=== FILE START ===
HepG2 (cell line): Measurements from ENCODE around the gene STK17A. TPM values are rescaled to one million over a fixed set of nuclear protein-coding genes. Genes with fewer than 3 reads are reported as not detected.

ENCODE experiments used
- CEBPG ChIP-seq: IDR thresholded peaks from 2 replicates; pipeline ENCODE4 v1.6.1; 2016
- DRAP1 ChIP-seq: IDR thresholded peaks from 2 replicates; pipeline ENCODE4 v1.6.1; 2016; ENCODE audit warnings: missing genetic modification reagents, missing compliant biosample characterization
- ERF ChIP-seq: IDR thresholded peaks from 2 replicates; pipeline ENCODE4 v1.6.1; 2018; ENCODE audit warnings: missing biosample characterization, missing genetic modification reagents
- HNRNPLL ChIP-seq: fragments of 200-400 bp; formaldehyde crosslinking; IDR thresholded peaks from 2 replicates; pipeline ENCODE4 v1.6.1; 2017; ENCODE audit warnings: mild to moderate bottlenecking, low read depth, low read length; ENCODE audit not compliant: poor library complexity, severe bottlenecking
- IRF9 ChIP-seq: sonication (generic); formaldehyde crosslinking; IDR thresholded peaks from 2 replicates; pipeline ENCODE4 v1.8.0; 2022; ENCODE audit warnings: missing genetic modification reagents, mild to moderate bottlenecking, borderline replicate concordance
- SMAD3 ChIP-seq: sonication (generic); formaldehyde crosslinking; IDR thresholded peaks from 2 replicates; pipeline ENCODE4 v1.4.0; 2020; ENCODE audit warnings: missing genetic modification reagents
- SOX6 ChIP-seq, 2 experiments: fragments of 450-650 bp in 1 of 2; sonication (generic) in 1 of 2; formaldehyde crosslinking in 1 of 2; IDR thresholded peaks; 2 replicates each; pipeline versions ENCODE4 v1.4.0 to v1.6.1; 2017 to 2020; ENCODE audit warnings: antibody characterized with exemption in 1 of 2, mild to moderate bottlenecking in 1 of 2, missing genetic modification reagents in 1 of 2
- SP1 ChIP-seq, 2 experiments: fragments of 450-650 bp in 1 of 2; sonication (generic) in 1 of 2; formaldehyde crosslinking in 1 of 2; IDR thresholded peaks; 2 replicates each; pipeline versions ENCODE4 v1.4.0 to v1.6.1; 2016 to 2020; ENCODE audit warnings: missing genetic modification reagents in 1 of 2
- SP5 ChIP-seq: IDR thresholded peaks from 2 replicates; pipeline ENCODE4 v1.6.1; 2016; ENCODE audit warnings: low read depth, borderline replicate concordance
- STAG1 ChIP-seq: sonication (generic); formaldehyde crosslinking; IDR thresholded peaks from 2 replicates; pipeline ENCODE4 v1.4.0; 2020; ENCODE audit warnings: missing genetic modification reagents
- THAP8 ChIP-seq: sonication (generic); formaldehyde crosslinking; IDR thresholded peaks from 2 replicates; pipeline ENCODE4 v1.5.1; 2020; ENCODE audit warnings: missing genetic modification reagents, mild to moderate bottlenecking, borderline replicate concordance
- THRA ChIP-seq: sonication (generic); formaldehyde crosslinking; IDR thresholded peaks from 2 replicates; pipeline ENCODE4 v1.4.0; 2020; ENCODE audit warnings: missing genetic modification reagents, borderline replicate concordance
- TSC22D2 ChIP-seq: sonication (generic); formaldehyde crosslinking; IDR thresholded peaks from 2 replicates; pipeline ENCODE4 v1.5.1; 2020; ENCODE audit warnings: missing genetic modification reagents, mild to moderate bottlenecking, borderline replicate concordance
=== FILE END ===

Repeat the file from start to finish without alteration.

HepG2 (cell line): Measurements from ENCODE around the gene STK17A. TPM values are rescaled to one million over a fixed set of nuclear protein-coding genes. Genes with fewer than 3 reads are reported as not detected.

ENCODE experiments used
- CEBPG ChIP-seq: IDR thresholded peaks from 2 replicates; pipeline ENCODE4 v1.6.1; 2016
- DRAP1 ChIP-seq: IDR thresholded peaks from 2 replicates; pipeline ENCODE4 v1.6.1; 2016; ENCODE audit warnings: missing genetic modification reagents, missing compliant biosample characterization
- ERF ChIP-seq: IDR thresholded peaks from 2 replicates; pipeline ENCODE4 v1.6.1; 2018; ENCODE audit warnings: missing biosample characterization, missing genetic modification reagents
- HNRNPLL ChIP-seq: fragments of 200-400 bp; formaldehyde crosslinking; IDR thresholded peaks from 2 replicates; pipeline ENCODE4 v1.6.1; 2017; ENCODE audit warnings: mild to moderate bottlenecking, low read depth, low read length; ENCODE audit not compliant: poor library complexity, severe bottlenecking
- IRF9 ChIP-seq: sonication (generic); formaldehyde crosslinking; IDR thresholded peaks from 2 replicates; pipeline ENCODE4 v1.8.0; 2022; ENCODE audit warnings: missing genetic modification reagents, mild to moderate bottlenecking, borderline replicate concordance
- SMAD3 ChIP-seq: sonication (generic); formaldehyde crosslinking; IDR thresholded peaks from 2 replicates; pipeline ENCODE4 v1.4.0; 2020; ENCODE audit warnings: missing genetic modification reagents
- SOX6 ChIP-seq, 2 experiments: fragments of 450-650 bp in 1 of 2; sonication (generic) in 1 of 2; formaldehyde crosslinking in 1 of 2; IDR thresholded peaks; 2 replicates each; pipeline versions ENCODE4 v1.4.0 to v1.6.1; 2017 to 2020; ENCODE audit warnings: antibody characterized with exemption in 1 of 2, mild to moderate bottlenecking in 1 of 2, missing genetic modification reagents in 1 of 2
- SP1 ChIP-seq, 2 experiments: fragments of 450-650 bp in 1 of 2; sonication (generic) in 1 of 2; formaldehyde crosslinking in 1 of 2; IDR thresholded peaks; 2 replicates each; pipeline versions ENCODE4 v1.4.0 to v1.6.1; 2016 to 2020; ENCODE audit warnings: missing genetic modification reagents in 1 of 2
- SP5 ChIP-seq: IDR thresholded peaks from 2 replicates; pipeline ENCODE4 v1.6.1; 2016; ENCODE audit warnings: low read depth, borderline replicate concordance
- STAG1 ChIP-seq: sonication (generic); formaldehyde crosslinking; IDR thresholded peaks from 2 replicates; pipeline ENCODE4 v1.4.0; 2020; ENCODE audit warnings: missing genetic modification reagents
- THAP8 ChIP-seq: sonication (generic); formaldehyde crosslinking; IDR thresholded peaks from 2 replicates; pipeline ENCODE4 v1.5.1; 2020; ENCODE audit warnings: missing genetic modification reagents, mild to moderate bottlenecking, borderline replicate concordance
- THRA ChIP-seq: sonication (generic); formaldehyde crosslinking; IDR thresholded peaks from 2 replicates; pipeline ENCODE4 v1.4.0; 2020; ENCODE audit warnings: missing genetic modification reagents, borderline replicate concordance
- TSC22D2 ChIP-seq: sonication (generic); formaldehyde crosslinking; IDR thresholded peaks from 2 replicates; pipeline ENCODE4 v1.5.1; 2020; ENCODE audit warnings: missing genetic modification reagents, mild to moderate bottlenecking, borderline replicate concordance